The first debate of the 2008 presidential campaign was an unimpressive affair.
Poor management of the event by MSNBC didn't help. Certainly, to try and be understanding, conducting a meaningful discussion with eight candidates, at least one of whom should not have even been up there, is not easy.
My guess would be that, simply as result of standing first in the lineup, and several aborted attempts by moderator Brian Williams to uniformly ask each candidate one quick question, New Mexico Gov. Bill Richardson got more air time than anyone else.
If I were any Republican candidate, I'd be feeling good about my prospects after watching this field of Democrats. The views of the group were almost monotone in their uniformity and lack of freshness, originality and boldness.
Among this underwhelming crew, I think Sen. Hillary Rodham Clinton distinguished herself as the clear loser.
I say this because I think the senator from New York was the only candidate whose inconsistencies were particularly glaring.
Clinton's script on her vote supporting the invasion of Iraq has been that if she knew then what she claims she knows now, her vote would have been different. Nevertheless, she has not, like former Sen. John Edwards, expressed regret about that vote.
Yet, when Clinton was asked how she would follow up on new terrorist attacks on the United States, she said that she would attack the perpetrators (assuming that they could be clearly identified) but that she wouldn't be "starting up" with others.
But if not "starting up" with others is a matter of principle today with Clinton, then why won't she say she made a mistake on her vote to invade Iraq?
Perhaps more perplexing is Clinton's rationale about withdrawing now. According to her, we've given the Iraqis the opportunity to have freedom; now "it's up to them to choose."
But if she thinks it was a mistake to go into Iraq to begin with, it should be irrelevant to her that the Iraqi people are now in a position to choose. They are only now in this position as a result of the United States' having gone into Iraq, and then staying to oversee elections and the construction of a constitution.
Why doesn't Clinton simply advocate getting out as soon as possible, regardless of the circumstances? This would be the position consistent with opposing having gone in to begin with.
Aside from disingenuousness and inconsistency in Clinton's views on Iraq, I was appalled by her comments about Wal-Mart.
When asked by Williams if Wal-Mart is good or bad for the country, Clinton responded that it's a "mixed blessing."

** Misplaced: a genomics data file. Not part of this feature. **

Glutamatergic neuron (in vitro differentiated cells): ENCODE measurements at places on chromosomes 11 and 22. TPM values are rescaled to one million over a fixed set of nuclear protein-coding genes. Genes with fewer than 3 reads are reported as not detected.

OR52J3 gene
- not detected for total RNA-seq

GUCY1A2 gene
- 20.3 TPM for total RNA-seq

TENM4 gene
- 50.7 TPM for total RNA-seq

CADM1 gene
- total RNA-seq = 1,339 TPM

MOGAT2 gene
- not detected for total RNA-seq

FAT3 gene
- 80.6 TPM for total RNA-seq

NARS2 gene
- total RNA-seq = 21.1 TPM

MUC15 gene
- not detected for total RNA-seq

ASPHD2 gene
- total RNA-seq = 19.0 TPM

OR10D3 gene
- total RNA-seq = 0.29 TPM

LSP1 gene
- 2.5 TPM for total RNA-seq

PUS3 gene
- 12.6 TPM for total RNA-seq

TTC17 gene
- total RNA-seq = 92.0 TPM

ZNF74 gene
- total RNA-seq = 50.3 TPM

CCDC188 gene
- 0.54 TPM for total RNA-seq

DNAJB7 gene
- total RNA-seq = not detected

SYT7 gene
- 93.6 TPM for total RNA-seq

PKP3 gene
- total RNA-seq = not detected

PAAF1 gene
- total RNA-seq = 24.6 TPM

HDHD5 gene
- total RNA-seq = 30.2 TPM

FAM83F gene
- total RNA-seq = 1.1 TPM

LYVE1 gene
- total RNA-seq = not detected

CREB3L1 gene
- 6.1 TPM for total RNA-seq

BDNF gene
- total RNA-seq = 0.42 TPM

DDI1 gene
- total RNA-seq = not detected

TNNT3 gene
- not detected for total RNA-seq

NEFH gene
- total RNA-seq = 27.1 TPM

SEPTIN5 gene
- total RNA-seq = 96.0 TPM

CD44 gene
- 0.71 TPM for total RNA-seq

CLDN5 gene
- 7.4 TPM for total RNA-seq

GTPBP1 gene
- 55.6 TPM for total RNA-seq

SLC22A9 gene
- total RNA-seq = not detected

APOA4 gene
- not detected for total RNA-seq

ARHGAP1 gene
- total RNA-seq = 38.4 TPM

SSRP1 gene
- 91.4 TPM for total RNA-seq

Could anyone imagine Clinton having said that Wal-Mart was a mixed blessing when her husband was governor of Arkansas?
Somehow, in Clinton's sheltered and totally politicized view of the world, Wal-Mart is bad for low- and middle-income Americans. Who does she think that Wal-Mart generates billions in sales by serving?
While Clinton is dreaming about having a chance to re-introduce her once-rejected plans for universal health care, Investors Business Daily reported this week the following about Wal-Mart:
"The retail colossus announced this week that it will open as many as 400 in-store medical clinics in the next two to three years. By 2014, it said, clinics could be in as many as half its 4000 stores ... While others whine about America's health-care 'crisis' and back monstrous government programs to solve it, Wal-Mart is actually making health care more affordable.
"Already, Wal-Mart has brought low-cost health care by selling 30-day supplies of more than 300 generic prescriptions at some stores for $4. Almost a third of those $4 prescriptions are bought by the uninsured. Customers have saved $290 million ... since September."
If this is a mixed blessing, we need more.
Regarding Iraq, all the Democratic candidates are capitalizing on the luxury of easy criticism of a difficult situation. It's so simple to say we shouldn't have gone in there. Is there anyone who thinks the world would be better today if we could put Saddam Hussein back in power?
Arab scholar Fouad Ajami tells of an Iraqi "professional woman who declared that under Saddam Iraqis lived in a big prison and now they are in the wilderness _ and that she prefers the wilderness."
If Clinton was the loser of this debate, then Sen. Barack Obama of Illinois was the winner. He's the clear alternative, whose challenge is simply to not screw up. He didn't, and I predict that the gap between him and Clinton, already close, will continue to narrow.
Let's hope that the MSNBC crew will be more organized for the first GOP debate. And that the Republicans will bring substance to the table that the Democrats clearly lack.